On the third floor, many kinds of artifacts were displayed, such as broken peaces of incendiary bombs, victim’s belongings and wartime documents. In addition, I learned about wartime education in the “Children and War” room. In 1941, the Kokumin Gakko ( National School) started, and students were demanded to support the imperial family and to be a loyal subject. To brainwash students, even cards for playing game were designed to enhance their nationalism.




The next room, which was my favorite section, contained many children’s books for peace, books written by Katsumoto Saotome and his approaches for peace. I also enjoyed reading many messages for peace from famous people: Sayuri Yoshinaga( Japanese actor), Osamu Tezuka( creator of an animation, Astro Boy) and Chihiro Iwasaki( painter for children). This section played a great role for me not to drag fear, angry and grief that I felt in the process of learning about the Tokyo Raid and made my feelings change into quiet to think about peace.



    The next day, I went to the Kototoi Bridge, which was about a five-minute walk from Tokyo Asakusa Kaminarimon Gate and one of symbolic places of the Tokyo Raid. During the indiscriminate air attacks, a massive amount of people ran to the bridge from both east side and west side at the same time to escape from furious fire, so they could not move anywhere on the bridge. Some of people were covered with fire and others jumped into the Sumida River. Then, a large number of bodies were left not only on the bridge but also in the river and on the banks.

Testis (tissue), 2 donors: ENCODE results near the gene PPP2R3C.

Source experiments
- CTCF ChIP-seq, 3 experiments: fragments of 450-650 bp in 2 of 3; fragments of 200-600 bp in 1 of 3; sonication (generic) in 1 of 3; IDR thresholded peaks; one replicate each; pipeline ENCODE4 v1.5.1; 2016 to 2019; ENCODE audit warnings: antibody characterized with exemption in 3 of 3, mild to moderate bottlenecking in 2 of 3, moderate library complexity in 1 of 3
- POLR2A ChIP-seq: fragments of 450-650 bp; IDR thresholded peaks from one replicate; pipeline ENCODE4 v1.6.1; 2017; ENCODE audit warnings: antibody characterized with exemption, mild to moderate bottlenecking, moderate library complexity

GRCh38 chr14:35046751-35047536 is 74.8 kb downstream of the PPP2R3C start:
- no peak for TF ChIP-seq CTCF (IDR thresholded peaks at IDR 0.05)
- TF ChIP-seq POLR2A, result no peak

The current banks of Sumida River were surrounded by many trees which provided comfortable shades for people who enjoyed walking, jogging and cycling.
I also saw many homeless people gathering on the banks. When I arrived at Kototoi Bridge, I prayed for victims, “I’m sorry, please rest in peace,” but I could still not believe the tragic events happened around here. On the way back where I came from, I found the memorial for the Tokyo Raid victims, which said, “Ahh...the Tokyo Raid…Please rest in peace….” I suddenly had feelings that I could not explain and dashed back to the Kototoi Brigde and I prayed for victims again from the bottom of my heart.

4 comments:

Anonymous said...

The WWII has ended but the wounds still remain.. however, we have to admit the fact that 50 millions people, both military and civilians,were killed by the Axis whereas 12 millions people from the Asix side got killed. Japan started the war with a shameful attack on Pearl Harbor, and invaded other Asian countries with its ambition to conquer Asia. How many millions of innocent people were brutally killed by Japanese soldiers?? ... any remorse ?

Satoko said...

A good comment, thanks. I totally know where you are coming from.
If you see some of the other articles on this blog you will know how much work we do addressing the Japanese atrocities in the Asia Pacific including the brutal treatment of POWs.

Sincerely,

Satoko

Yumiko said...

Thank you for your comment. As you said, I should report what the Japanese soldiers did to the neighbouring countries during the WWⅡ. If my article made you uncomfortable, I'm really sorry.

Anonymous said...

As a recent first time visitor to Tokyo from London I was surpised at how few historic buildings there were in the central area. I knew of the atomic bombs dropped on Hiroshima and Nagasaki but had never heard of the Tokyo firebombing of March 1945. Dreadful deeds are done in wars. During peacetime surely we should remember and feel compassion towards those ordinary people who had no control over events but whose lives were ended or shattered by them?